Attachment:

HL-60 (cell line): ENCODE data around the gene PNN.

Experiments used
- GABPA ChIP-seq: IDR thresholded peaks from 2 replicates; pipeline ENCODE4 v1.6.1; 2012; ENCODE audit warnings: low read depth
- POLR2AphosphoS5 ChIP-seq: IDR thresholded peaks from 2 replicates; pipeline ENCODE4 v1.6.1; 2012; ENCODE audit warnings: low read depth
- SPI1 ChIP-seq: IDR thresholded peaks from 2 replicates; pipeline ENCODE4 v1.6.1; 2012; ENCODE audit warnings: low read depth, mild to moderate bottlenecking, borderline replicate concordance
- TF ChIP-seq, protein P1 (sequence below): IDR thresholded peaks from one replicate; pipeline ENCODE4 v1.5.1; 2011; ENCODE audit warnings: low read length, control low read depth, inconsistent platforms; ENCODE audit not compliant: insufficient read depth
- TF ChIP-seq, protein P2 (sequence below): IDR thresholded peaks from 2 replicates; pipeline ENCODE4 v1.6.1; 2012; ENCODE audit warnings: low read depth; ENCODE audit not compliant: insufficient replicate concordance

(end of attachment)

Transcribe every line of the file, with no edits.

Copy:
HL-60 (cell line): ENCODE data around the gene PNN.

Experiments used
- GABPA ChIP-seq: IDR thresholded peaks from 2 replicates; pipeline ENCODE4 v1.6.1; 2012; ENCODE audit warnings: low read depth
- POLR2AphosphoS5 ChIP-seq: IDR thresholded peaks from 2 replicates; pipeline ENCODE4 v1.6.1; 2012; ENCODE audit warnings: low read depth
- SPI1 ChIP-seq: IDR thresholded peaks from 2 replicates; pipeline ENCODE4 v1.6.1; 2012; ENCODE audit warnings: low read depth, mild to moderate bottlenecking, borderline replicate concordance
- TF ChIP-seq, protein P1 (sequence below): IDR thresholded peaks from one replicate; pipeline ENCODE4 v1.5.1; 2011; ENCODE audit warnings: low read length, control low read depth, inconsistent platforms; ENCODE audit not compliant: insufficient read depth
- TF ChIP-seq, protein P2 (sequence below): IDR thresholded peaks from 2 replicates; pipeline ENCODE4 v1.6.1; 2012; ENCODE audit warnings: low read depth; ENCODE audit not compliant: insufficient replicate concordance